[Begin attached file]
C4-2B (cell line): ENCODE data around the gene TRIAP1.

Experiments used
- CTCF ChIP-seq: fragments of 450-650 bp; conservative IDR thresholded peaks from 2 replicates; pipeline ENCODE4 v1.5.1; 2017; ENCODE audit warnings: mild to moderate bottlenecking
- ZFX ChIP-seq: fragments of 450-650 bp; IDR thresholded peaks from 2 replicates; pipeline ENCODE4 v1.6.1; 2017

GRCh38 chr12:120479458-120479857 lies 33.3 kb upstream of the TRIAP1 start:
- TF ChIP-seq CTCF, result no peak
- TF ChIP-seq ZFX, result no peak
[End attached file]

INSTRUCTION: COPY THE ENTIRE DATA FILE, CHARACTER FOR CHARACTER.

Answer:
C4-2B (cell line): ENCODE data around the gene TRIAP1.

Experiments used
- CTCF ChIP-seq: fragments of 450-650 bp; conservative IDR thresholded peaks from 2 replicates; pipeline ENCODE4 v1.5.1; 2017; ENCODE audit warnings: mild to moderate bottlenecking
- ZFX ChIP-seq: fragments of 450-650 bp; IDR thresholded peaks from 2 replicates; pipeline ENCODE4 v1.6.1; 2017

GRCh38 chr12:120479458-120479857 lies 33.3 kb upstream of the TRIAP1 start:
- TF ChIP-seq CTCF, result no peak
- TF ChIP-seq ZFX, result no peak